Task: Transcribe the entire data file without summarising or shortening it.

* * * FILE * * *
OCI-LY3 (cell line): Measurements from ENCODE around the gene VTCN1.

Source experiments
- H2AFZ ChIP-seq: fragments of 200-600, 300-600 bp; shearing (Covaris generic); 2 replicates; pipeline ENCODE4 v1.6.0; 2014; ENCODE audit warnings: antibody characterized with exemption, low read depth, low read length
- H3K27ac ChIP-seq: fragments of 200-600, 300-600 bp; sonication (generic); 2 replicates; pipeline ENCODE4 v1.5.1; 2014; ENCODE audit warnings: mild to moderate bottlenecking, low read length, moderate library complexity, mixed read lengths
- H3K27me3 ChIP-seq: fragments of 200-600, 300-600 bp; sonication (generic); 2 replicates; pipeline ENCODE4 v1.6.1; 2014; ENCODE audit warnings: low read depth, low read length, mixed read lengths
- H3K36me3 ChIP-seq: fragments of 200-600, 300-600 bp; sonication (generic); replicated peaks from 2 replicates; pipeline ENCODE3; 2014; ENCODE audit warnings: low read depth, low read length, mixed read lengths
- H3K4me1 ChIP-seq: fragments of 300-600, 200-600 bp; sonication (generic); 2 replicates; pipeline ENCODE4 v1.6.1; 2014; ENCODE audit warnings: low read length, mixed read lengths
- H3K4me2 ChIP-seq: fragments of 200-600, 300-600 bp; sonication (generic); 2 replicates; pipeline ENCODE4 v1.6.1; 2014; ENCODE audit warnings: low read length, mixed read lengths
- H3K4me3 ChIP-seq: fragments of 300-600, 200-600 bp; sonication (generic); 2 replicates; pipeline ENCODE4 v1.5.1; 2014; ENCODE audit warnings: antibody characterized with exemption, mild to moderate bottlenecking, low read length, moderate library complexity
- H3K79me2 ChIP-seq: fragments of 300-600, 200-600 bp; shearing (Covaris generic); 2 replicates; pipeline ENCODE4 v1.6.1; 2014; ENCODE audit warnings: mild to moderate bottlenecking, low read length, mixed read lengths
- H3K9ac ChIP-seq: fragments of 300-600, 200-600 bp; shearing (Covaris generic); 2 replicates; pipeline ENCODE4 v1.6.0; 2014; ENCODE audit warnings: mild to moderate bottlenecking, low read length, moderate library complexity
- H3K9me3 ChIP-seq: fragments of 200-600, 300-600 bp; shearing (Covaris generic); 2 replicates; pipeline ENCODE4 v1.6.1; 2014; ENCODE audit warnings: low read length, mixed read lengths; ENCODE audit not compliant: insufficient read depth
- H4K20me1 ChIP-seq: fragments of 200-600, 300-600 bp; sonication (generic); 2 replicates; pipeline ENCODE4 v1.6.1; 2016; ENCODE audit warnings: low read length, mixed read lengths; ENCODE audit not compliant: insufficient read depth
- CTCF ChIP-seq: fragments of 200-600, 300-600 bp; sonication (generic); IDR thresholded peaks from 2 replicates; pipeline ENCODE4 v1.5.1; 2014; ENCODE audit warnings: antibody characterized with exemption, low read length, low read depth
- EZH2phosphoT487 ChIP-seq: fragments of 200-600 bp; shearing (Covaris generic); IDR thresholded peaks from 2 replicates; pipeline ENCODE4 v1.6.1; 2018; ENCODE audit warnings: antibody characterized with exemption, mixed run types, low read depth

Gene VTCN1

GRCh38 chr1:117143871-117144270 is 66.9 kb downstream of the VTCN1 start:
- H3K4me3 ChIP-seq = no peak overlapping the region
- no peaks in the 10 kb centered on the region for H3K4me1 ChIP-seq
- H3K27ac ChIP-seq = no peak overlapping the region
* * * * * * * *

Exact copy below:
OCI-LY3 (cell line): Measurements from ENCODE around the gene VTCN1.

Source experiments
- H2AFZ ChIP-seq: fragments of 200-600, 300-600 bp; shearing (Covaris generic); 2 replicates; pipeline ENCODE4 v1.6.0; 2014; ENCODE audit warnings: antibody characterized with exemption, low read depth, low read length
- H3K27ac ChIP-seq: fragments of 200-600, 300-600 bp; sonication (generic); 2 replicates; pipeline ENCODE4 v1.5.1; 2014; ENCODE audit warnings: mild to moderate bottlenecking, low read length, moderate library complexity, mixed read lengths
- H3K27me3 ChIP-seq: fragments of 200-600, 300-600 bp; sonication (generic); 2 replicates; pipeline ENCODE4 v1.6.1; 2014; ENCODE audit warnings: low read depth, low read length, mixed read lengths
- H3K36me3 ChIP-seq: fragments of 200-600, 300-600 bp; sonication (generic); replicated peaks from 2 replicates; pipeline ENCODE3; 2014; ENCODE audit warnings: low read depth, low read length, mixed read lengths
- H3K4me1 ChIP-seq: fragments of 300-600, 200-600 bp; sonication (generic); 2 replicates; pipeline ENCODE4 v1.6.1; 2014; ENCODE audit warnings: low read length, mixed read lengths
- H3K4me2 ChIP-seq: fragments of 200-600, 300-600 bp; sonication (generic); 2 replicates; pipeline ENCODE4 v1.6.1; 2014; ENCODE audit warnings: low read length, mixed read lengths
- H3K4me3 ChIP-seq: fragments of 300-600, 200-600 bp; sonication (generic); 2 replicates; pipeline ENCODE4 v1.5.1; 2014; ENCODE audit warnings: antibody characterized with exemption, mild to moderate bottlenecking, low read length, moderate library complexity
- H3K79me2 ChIP-seq: fragments of 300-600, 200-600 bp; shearing (Covaris generic); 2 replicates; pipeline ENCODE4 v1.6.1; 2014; ENCODE audit warnings: mild to moderate bottlenecking, low read length, mixed read lengths
- H3K9ac ChIP-seq: fragments of 300-600, 200-600 bp; shearing (Covaris generic); 2 replicates; pipeline ENCODE4 v1.6.0; 2014; ENCODE audit warnings: mild to moderate bottlenecking, low read length, moderate library complexity
- H3K9me3 ChIP-seq: fragments of 200-600, 300-600 bp; shearing (Covaris generic); 2 replicates; pipeline ENCODE4 v1.6.1; 2014; ENCODE audit warnings: low read length, mixed read lengths; ENCODE audit not compliant: insufficient read depth
- H4K20me1 ChIP-seq: fragments of 200-600, 300-600 bp; sonication (generic); 2 replicates; pipeline ENCODE4 v1.6.1; 2016; ENCODE audit warnings: low read length, mixed read lengths; ENCODE audit not compliant: insufficient read depth
- CTCF ChIP-seq: fragments of 200-600, 300-600 bp; sonication (generic); IDR thresholded peaks from 2 replicates; pipeline ENCODE4 v1.5.1; 2014; ENCODE audit warnings: antibody characterized with exemption, low read length, low read depth
- EZH2phosphoT487 ChIP-seq: fragments of 200-600 bp; shearing (Covaris generic); IDR thresholded peaks from 2 replicates; pipeline ENCODE4 v1.6.1; 2018; ENCODE audit warnings: antibody characterized with exemption, mixed run types, low read depth

Gene VTCN1

GRCh38 chr1:117143871-117144270 is 66.9 kb downstream of the VTCN1 start:
- H3K4me3 ChIP-seq = no peak overlapping the region
- no peaks in the 10 kb centered on the region for H3K4me1 ChIP-seq
- H3K27ac ChIP-seq = no peak overlapping the region